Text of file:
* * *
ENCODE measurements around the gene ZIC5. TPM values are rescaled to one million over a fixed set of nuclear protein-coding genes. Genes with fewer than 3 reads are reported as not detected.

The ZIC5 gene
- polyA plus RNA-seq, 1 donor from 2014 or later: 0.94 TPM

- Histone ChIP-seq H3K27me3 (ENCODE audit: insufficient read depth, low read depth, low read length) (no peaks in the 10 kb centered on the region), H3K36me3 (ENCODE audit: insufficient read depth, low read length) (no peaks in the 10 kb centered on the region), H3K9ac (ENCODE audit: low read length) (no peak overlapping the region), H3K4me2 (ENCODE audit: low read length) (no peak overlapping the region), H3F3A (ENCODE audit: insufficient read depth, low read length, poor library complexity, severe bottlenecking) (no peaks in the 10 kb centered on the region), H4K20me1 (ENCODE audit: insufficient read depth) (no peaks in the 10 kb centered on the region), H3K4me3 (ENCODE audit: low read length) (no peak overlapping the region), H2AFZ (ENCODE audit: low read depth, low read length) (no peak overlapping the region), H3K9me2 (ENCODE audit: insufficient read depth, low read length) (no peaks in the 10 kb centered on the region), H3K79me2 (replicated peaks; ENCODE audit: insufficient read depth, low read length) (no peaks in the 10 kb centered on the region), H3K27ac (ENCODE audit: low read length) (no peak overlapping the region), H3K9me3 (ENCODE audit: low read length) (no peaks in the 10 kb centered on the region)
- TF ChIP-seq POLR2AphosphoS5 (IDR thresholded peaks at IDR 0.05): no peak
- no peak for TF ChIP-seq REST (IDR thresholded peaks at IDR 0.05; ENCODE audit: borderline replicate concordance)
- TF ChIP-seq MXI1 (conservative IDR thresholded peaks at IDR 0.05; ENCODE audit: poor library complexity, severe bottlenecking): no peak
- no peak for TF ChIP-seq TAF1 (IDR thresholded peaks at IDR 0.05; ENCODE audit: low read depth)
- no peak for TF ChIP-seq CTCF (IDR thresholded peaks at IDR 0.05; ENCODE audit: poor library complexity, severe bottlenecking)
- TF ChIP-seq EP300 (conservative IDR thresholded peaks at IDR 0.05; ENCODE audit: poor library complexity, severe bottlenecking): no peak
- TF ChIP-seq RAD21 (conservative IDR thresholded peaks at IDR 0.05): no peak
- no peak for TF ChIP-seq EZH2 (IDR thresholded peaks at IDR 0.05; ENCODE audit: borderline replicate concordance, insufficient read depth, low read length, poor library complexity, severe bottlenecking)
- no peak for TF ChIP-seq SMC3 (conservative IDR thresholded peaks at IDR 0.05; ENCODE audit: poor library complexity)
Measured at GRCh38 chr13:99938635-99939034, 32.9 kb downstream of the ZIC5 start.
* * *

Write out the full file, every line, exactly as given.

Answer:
ENCODE measurements around the gene ZIC5. TPM values are rescaled to one million over a fixed set of nuclear protein-coding genes. Genes with fewer than 3 reads are reported as not detected.

The ZIC5 gene
- polyA plus RNA-seq, 1 donor from 2014 or later: 0.94 TPM

- Histone ChIP-seq H3K27me3 (ENCODE audit: insufficient read depth, low read depth, low read length) (no peaks in the 10 kb centered on the region), H3K36me3 (ENCODE audit: insufficient read depth, low read length) (no peaks in the 10 kb centered on the region), H3K9ac (ENCODE audit: low read length) (no peak overlapping the region), H3K4me2 (ENCODE audit: low read length) (no peak overlapping the region), H3F3A (ENCODE audit: insufficient read depth, low read length, poor library complexity, severe bottlenecking) (no peaks in the 10 kb centered on the region), H4K20me1 (ENCODE audit: insufficient read depth) (no peaks in the 10 kb centered on the region), H3K4me3 (ENCODE audit: low read length) (no peak overlapping the region), H2AFZ (ENCODE audit: low read depth, low read length) (no peak overlapping the region), H3K9me2 (ENCODE audit: insufficient read depth, low read length) (no peaks in the 10 kb centered on the region), H3K79me2 (replicated peaks; ENCODE audit: insufficient read depth, low read length) (no peaks in the 10 kb centered on the region), H3K27ac (ENCODE audit: low read length) (no peak overlapping the region), H3K9me3 (ENCODE audit: low read length) (no peaks in the 10 kb centered on the region)
- TF ChIP-seq POLR2AphosphoS5 (IDR thresholded peaks at IDR 0.05): no peak
- no peak for TF ChIP-seq REST (IDR thresholded peaks at IDR 0.05; ENCODE audit: borderline replicate concordance)
- TF ChIP-seq MXI1 (conservative IDR thresholded peaks at IDR 0.05; ENCODE audit: poor library complexity, severe bottlenecking): no peak
- no peak for TF ChIP-seq TAF1 (IDR thresholded peaks at IDR 0.05; ENCODE audit: low read depth)
- no peak for TF ChIP-seq CTCF (IDR thresholded peaks at IDR 0.05; ENCODE audit: poor library complexity, severe bottlenecking)
- TF ChIP-seq EP300 (conservative IDR thresholded peaks at IDR 0.05; ENCODE audit: poor library complexity, severe bottlenecking): no peak
- TF ChIP-seq RAD21 (conservative IDR thresholded peaks at IDR 0.05): no peak
- no peak for TF ChIP-seq EZH2 (IDR thresholded peaks at IDR 0.05; ENCODE audit: borderline replicate concordance, insufficient read depth, low read length, poor library complexity, severe bottlenecking)
- no peak for TF ChIP-seq SMC3 (conservative IDR thresholded peaks at IDR 0.05; ENCODE audit: poor library complexity)
Measured at GRCh38 chr13:99938635-99939034, 32.9 kb downstream of the ZIC5 start.